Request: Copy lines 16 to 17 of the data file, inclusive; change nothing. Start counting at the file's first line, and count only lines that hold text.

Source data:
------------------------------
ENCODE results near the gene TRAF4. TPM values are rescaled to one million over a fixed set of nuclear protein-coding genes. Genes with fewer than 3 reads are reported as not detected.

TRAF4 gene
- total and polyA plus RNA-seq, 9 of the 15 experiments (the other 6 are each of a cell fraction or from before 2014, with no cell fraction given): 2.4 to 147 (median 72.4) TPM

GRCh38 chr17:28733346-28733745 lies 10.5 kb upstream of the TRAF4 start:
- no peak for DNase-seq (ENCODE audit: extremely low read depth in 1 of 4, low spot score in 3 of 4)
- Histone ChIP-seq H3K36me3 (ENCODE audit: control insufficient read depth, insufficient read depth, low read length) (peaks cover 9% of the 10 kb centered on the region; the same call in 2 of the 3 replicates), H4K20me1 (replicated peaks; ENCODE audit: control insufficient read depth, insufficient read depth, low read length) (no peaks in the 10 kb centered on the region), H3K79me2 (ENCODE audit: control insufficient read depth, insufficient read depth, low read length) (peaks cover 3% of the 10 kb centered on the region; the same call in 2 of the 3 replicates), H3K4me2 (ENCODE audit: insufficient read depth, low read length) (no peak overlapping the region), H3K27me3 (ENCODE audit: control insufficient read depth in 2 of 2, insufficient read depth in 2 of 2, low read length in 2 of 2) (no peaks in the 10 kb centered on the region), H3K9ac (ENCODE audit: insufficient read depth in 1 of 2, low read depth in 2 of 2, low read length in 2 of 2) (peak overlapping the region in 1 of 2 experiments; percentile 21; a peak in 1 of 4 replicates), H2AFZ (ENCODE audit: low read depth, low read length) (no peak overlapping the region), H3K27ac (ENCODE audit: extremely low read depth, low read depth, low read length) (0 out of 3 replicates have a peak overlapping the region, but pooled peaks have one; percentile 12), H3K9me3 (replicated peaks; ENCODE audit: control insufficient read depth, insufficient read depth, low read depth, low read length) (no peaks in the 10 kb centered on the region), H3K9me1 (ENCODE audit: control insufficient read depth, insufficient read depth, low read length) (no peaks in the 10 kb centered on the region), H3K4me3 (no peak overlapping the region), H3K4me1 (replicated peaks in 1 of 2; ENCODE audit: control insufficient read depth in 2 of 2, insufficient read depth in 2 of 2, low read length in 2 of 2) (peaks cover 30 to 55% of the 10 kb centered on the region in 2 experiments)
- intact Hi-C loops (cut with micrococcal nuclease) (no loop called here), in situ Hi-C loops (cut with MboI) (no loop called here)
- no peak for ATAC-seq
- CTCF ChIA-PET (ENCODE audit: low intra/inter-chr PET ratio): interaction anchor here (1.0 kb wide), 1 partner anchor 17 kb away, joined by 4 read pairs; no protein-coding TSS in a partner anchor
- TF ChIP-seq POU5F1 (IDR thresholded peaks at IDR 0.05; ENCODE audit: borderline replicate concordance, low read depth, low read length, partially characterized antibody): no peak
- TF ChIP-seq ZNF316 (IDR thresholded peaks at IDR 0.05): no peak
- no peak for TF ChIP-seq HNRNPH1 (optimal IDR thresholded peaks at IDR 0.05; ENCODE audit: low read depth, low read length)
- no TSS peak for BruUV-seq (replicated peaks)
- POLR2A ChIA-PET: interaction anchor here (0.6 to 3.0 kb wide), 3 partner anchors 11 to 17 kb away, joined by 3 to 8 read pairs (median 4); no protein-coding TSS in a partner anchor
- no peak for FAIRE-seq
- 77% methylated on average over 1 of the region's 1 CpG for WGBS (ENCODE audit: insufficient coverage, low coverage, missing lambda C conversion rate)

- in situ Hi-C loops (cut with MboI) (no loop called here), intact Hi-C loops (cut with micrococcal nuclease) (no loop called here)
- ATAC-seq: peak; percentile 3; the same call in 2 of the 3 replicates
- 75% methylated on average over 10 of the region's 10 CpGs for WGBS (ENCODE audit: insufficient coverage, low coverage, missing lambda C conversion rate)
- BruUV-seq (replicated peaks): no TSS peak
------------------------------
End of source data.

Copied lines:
- 77% methylated on average over 1 of the region's 1 CpG for WGBS (ENCODE audit: insufficient coverage, low coverage, missing lambda C conversion rate)

- in situ Hi-C loops (cut with MboI) (no loop called here), intact Hi-C loops (cut with micrococcal nuclease) (no loop called here)